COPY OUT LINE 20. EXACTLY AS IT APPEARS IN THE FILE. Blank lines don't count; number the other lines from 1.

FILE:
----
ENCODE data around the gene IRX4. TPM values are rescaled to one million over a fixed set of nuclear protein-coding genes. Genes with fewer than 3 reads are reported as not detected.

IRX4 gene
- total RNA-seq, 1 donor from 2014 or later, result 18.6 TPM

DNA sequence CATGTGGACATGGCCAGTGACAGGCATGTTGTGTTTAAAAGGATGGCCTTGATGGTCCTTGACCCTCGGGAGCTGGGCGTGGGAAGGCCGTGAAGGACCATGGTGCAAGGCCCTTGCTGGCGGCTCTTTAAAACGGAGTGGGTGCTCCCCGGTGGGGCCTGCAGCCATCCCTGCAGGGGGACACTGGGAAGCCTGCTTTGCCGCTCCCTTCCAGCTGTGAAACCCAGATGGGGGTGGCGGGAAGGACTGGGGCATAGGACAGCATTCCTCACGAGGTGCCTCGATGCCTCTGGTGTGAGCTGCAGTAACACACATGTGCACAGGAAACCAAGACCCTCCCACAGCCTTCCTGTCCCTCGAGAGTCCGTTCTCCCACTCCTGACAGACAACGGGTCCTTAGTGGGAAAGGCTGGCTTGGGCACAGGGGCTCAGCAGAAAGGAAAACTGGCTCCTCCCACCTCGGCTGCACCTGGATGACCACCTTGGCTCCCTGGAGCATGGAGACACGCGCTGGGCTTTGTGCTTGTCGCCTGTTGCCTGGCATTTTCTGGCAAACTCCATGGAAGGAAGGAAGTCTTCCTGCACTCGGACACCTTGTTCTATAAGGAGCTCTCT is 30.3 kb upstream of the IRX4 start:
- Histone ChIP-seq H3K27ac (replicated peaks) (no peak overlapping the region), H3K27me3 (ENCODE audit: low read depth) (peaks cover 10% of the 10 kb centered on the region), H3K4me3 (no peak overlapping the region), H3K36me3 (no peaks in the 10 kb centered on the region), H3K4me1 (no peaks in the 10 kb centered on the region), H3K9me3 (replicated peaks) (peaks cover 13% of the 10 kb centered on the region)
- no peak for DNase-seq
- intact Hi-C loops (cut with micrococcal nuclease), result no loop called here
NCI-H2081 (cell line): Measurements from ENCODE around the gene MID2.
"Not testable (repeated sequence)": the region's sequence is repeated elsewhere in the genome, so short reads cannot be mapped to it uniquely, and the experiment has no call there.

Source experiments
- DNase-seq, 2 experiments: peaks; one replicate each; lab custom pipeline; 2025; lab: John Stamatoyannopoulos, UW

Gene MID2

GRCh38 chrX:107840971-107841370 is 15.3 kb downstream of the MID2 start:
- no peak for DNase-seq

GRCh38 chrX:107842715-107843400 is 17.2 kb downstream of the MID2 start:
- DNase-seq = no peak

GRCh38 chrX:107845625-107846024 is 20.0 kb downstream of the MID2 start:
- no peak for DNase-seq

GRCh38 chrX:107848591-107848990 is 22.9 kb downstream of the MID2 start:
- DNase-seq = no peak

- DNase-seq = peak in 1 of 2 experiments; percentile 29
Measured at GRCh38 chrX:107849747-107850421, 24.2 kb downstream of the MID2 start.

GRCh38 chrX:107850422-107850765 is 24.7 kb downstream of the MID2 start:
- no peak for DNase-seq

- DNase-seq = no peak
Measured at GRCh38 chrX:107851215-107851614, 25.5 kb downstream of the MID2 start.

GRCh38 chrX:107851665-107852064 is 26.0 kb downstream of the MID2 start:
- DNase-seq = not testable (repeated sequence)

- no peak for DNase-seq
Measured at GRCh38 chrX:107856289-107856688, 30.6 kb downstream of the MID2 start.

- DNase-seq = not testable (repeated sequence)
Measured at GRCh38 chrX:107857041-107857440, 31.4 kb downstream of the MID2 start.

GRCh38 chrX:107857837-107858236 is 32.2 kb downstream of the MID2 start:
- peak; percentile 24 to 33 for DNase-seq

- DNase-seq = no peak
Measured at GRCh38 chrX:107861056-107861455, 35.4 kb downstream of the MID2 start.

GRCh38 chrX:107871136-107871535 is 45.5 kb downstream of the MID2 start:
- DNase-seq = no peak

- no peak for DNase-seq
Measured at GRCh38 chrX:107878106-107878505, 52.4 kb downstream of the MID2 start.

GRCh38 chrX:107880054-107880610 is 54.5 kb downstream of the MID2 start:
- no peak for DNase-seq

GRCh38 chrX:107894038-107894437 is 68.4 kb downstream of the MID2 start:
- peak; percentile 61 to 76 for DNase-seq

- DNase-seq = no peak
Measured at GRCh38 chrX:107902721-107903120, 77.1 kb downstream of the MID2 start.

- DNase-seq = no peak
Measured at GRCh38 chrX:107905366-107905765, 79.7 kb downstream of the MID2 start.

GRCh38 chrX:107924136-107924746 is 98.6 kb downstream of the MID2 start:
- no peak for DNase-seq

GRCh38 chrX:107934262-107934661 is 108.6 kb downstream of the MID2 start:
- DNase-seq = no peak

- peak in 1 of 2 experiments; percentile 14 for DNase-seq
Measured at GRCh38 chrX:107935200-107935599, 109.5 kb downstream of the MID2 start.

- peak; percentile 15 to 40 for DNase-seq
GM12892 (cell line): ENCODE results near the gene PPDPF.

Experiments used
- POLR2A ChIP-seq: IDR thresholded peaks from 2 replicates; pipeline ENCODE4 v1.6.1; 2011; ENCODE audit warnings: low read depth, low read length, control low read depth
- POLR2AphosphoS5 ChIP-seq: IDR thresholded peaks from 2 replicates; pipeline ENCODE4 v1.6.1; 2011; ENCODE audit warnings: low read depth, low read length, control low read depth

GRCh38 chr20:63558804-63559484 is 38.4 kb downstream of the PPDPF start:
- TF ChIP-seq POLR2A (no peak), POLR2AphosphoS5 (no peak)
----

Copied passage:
- DNase-seq = no peak